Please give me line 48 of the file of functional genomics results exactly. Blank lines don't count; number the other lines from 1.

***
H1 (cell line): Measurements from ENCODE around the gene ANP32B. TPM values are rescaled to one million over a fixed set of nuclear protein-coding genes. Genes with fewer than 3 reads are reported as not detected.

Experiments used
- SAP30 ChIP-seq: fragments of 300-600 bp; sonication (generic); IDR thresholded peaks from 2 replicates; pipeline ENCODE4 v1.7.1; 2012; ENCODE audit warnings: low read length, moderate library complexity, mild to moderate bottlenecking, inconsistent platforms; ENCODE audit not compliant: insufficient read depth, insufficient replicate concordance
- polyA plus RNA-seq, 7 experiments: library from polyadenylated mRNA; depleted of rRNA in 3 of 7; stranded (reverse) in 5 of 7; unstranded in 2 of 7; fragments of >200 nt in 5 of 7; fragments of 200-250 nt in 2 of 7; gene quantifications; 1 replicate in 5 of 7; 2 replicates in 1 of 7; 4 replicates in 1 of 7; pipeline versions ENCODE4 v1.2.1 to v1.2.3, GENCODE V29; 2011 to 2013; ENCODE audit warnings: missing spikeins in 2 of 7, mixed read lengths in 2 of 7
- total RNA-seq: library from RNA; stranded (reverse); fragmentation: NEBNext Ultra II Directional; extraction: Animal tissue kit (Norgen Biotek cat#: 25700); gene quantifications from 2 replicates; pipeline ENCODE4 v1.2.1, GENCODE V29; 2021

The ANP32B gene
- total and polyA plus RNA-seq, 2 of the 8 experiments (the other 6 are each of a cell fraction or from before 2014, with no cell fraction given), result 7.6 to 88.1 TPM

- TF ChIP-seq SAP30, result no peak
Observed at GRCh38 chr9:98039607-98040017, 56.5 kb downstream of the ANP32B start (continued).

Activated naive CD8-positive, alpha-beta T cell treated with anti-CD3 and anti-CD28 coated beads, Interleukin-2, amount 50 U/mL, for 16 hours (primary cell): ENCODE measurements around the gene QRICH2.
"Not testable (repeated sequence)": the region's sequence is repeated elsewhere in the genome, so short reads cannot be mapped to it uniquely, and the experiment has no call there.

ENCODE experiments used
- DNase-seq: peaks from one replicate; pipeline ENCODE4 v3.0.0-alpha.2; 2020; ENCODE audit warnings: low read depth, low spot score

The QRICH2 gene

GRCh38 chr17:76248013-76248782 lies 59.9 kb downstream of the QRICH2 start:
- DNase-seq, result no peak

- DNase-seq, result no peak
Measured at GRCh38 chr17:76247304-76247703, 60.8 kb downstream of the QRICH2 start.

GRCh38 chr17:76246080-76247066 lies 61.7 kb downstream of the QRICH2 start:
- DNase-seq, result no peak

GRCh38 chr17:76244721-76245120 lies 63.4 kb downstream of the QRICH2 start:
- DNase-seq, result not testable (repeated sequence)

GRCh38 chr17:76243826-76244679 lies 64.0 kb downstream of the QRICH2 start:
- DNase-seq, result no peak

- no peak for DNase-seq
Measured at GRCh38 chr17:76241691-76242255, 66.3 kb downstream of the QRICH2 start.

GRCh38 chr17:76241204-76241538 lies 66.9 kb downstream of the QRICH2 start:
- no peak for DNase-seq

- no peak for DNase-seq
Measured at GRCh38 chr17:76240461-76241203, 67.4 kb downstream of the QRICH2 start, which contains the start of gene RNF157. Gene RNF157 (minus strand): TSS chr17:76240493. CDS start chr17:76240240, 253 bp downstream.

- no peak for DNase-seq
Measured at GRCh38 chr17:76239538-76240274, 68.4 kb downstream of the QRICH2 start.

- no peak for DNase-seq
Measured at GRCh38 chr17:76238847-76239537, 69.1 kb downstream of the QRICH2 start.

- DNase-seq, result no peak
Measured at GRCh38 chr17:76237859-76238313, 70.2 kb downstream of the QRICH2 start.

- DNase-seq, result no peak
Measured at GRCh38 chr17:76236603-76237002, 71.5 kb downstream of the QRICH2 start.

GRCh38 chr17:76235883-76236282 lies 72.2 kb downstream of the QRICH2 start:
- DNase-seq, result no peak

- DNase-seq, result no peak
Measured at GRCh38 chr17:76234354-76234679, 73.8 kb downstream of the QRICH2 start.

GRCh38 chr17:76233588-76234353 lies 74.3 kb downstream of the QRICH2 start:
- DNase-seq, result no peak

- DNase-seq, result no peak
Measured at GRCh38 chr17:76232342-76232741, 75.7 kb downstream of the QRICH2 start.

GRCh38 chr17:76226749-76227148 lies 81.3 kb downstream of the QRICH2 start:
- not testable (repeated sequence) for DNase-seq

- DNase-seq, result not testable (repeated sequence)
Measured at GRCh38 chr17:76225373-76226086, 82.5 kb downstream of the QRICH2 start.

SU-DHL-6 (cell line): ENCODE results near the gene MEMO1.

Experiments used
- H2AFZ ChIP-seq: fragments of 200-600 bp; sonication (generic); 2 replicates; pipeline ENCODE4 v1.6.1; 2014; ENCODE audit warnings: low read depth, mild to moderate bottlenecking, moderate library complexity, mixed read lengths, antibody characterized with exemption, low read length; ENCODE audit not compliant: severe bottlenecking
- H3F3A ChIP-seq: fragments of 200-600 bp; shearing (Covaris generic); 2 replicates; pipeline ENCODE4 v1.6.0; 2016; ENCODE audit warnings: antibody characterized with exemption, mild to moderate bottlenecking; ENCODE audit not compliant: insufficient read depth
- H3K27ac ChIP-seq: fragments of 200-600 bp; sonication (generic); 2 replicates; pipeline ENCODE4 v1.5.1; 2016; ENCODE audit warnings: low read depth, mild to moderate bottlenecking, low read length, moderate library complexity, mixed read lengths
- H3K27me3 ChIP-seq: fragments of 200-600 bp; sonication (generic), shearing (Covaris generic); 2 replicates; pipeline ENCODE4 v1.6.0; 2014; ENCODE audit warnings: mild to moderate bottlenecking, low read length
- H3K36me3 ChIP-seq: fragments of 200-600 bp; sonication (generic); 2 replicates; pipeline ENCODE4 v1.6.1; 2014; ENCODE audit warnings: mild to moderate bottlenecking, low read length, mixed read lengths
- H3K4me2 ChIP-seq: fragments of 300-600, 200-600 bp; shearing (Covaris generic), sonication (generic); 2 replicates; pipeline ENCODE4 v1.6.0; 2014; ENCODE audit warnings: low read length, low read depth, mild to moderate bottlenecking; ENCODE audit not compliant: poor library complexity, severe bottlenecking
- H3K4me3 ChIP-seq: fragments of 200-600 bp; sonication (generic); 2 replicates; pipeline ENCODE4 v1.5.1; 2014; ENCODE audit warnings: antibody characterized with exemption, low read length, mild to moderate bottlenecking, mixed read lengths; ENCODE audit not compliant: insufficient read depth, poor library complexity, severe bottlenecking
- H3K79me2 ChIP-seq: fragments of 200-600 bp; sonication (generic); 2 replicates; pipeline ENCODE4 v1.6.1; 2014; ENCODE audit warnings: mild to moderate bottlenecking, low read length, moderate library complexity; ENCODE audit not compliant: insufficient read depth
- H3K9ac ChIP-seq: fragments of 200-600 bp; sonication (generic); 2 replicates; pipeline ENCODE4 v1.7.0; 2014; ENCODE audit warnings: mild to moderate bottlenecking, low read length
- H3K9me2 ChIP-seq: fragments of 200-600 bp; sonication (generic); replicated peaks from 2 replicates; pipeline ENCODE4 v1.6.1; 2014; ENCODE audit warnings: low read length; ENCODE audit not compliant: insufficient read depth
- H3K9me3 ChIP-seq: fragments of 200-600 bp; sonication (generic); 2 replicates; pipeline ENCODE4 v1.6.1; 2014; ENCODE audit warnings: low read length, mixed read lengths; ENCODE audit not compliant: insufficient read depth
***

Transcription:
- not testable (repeated sequence) for DNase-seq